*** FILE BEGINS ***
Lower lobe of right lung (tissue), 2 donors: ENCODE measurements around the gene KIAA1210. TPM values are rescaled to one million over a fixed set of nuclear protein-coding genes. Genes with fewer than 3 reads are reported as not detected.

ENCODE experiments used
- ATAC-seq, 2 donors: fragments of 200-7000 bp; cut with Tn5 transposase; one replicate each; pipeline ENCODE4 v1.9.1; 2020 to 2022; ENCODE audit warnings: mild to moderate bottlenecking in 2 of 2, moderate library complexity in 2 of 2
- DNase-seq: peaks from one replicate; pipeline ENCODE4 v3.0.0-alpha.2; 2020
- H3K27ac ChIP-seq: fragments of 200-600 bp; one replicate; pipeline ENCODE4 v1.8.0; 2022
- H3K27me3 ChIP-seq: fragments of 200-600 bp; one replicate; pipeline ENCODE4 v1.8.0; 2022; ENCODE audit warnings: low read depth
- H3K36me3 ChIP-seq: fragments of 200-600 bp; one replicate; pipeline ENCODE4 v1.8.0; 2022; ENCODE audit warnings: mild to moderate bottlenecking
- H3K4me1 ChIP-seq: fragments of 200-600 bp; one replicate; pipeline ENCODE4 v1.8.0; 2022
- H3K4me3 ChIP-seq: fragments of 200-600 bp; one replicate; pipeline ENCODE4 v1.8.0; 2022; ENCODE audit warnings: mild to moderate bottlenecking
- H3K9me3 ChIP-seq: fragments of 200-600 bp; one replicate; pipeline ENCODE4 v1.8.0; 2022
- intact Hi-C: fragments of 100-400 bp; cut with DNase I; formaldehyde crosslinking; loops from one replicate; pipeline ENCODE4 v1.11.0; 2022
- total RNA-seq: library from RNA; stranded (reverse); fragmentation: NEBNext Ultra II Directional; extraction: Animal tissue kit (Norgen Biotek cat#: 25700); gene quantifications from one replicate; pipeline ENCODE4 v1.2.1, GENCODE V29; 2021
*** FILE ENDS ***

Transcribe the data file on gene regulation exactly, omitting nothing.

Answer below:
Lower lobe of right lung (tissue), 2 donors: ENCODE measurements around the gene KIAA1210. TPM values are rescaled to one million over a fixed set of nuclear protein-coding genes. Genes with fewer than 3 reads are reported as not detected.

ENCODE experiments used
- ATAC-seq, 2 donors: fragments of 200-7000 bp; cut with Tn5 transposase; one replicate each; pipeline ENCODE4 v1.9.1; 2020 to 2022; ENCODE audit warnings: mild to moderate bottlenecking in 2 of 2, moderate library complexity in 2 of 2
- DNase-seq: peaks from one replicate; pipeline ENCODE4 v3.0.0-alpha.2; 2020
- H3K27ac ChIP-seq: fragments of 200-600 bp; one replicate; pipeline ENCODE4 v1.8.0; 2022
- H3K27me3 ChIP-seq: fragments of 200-600 bp; one replicate; pipeline ENCODE4 v1.8.0; 2022; ENCODE audit warnings: low read depth
- H3K36me3 ChIP-seq: fragments of 200-600 bp; one replicate; pipeline ENCODE4 v1.8.0; 2022; ENCODE audit warnings: mild to moderate bottlenecking
- H3K4me1 ChIP-seq: fragments of 200-600 bp; one replicate; pipeline ENCODE4 v1.8.0; 2022
- H3K4me3 ChIP-seq: fragments of 200-600 bp; one replicate; pipeline ENCODE4 v1.8.0; 2022; ENCODE audit warnings: mild to moderate bottlenecking
- H3K9me3 ChIP-seq: fragments of 200-600 bp; one replicate; pipeline ENCODE4 v1.8.0; 2022
- intact Hi-C: fragments of 100-400 bp; cut with DNase I; formaldehyde crosslinking; loops from one replicate; pipeline ENCODE4 v1.11.0; 2022
- total RNA-seq: library from RNA; stranded (reverse); fragmentation: NEBNext Ultra II Directional; extraction: Animal tissue kit (Norgen Biotek cat#: 25700); gene quantifications from one replicate; pipeline ENCODE4 v1.2.1, GENCODE V29; 2021